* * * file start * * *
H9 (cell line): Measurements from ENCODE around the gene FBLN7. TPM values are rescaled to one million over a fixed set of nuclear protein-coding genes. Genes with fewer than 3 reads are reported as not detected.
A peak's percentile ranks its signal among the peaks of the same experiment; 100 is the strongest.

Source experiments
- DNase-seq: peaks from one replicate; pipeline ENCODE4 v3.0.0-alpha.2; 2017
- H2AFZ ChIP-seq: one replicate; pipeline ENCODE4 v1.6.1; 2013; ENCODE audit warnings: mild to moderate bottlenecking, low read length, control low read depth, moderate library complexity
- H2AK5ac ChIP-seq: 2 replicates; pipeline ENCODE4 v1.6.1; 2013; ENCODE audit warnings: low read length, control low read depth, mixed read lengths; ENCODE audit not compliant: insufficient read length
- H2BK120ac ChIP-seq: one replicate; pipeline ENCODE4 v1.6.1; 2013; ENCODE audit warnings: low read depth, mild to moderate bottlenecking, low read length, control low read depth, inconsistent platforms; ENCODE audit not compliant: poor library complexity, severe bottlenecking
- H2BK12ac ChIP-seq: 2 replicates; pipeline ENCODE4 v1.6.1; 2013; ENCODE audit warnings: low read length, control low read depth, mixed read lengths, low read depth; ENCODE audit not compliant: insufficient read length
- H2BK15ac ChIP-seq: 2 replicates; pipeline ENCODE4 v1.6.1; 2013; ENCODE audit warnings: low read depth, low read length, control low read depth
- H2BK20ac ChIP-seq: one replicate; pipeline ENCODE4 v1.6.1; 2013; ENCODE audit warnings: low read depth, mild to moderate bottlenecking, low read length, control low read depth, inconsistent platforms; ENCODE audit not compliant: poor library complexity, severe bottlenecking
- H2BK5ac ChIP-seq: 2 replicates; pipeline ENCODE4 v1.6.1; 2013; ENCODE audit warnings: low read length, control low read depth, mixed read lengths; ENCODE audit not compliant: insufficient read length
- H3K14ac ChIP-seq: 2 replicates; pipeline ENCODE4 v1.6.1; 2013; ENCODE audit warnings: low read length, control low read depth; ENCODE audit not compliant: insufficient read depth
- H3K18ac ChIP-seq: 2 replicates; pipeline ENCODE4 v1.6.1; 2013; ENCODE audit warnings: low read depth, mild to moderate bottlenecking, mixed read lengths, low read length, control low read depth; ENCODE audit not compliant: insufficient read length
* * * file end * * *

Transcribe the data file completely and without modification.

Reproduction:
H9 (cell line): Measurements from ENCODE around the gene FBLN7. TPM values are rescaled to one million over a fixed set of nuclear protein-coding genes. Genes with fewer than 3 reads are reported as not detected.
A peak's percentile ranks its signal among the peaks of the same experiment; 100 is the strongest.

Source experiments
- DNase-seq: peaks from one replicate; pipeline ENCODE4 v3.0.0-alpha.2; 2017
- H2AFZ ChIP-seq: one replicate; pipeline ENCODE4 v1.6.1; 2013; ENCODE audit warnings: mild to moderate bottlenecking, low read length, control low read depth, moderate library complexity
- H2AK5ac ChIP-seq: 2 replicates; pipeline ENCODE4 v1.6.1; 2013; ENCODE audit warnings: low read length, control low read depth, mixed read lengths; ENCODE audit not compliant: insufficient read length
- H2BK120ac ChIP-seq: one replicate; pipeline ENCODE4 v1.6.1; 2013; ENCODE audit warnings: low read depth, mild to moderate bottlenecking, low read length, control low read depth, inconsistent platforms; ENCODE audit not compliant: poor library complexity, severe bottlenecking
- H2BK12ac ChIP-seq: 2 replicates; pipeline ENCODE4 v1.6.1; 2013; ENCODE audit warnings: low read length, control low read depth, mixed read lengths, low read depth; ENCODE audit not compliant: insufficient read length
- H2BK15ac ChIP-seq: 2 replicates; pipeline ENCODE4 v1.6.1; 2013; ENCODE audit warnings: low read depth, low read length, control low read depth
- H2BK20ac ChIP-seq: one replicate; pipeline ENCODE4 v1.6.1; 2013; ENCODE audit warnings: low read depth, mild to moderate bottlenecking, low read length, control low read depth, inconsistent platforms; ENCODE audit not compliant: poor library complexity, severe bottlenecking
- H2BK5ac ChIP-seq: 2 replicates; pipeline ENCODE4 v1.6.1; 2013; ENCODE audit warnings: low read length, control low read depth, mixed read lengths; ENCODE audit not compliant: insufficient read length
- H3K14ac ChIP-seq: 2 replicates; pipeline ENCODE4 v1.6.1; 2013; ENCODE audit warnings: low read length, control low read depth; ENCODE audit not compliant: insufficient read depth
- H3K18ac ChIP-seq: 2 replicates; pipeline ENCODE4 v1.6.1; 2013; ENCODE audit warnings: low read depth, mild to moderate bottlenecking, mixed read lengths, low read length, control low read depth; ENCODE audit not compliant: insufficient read length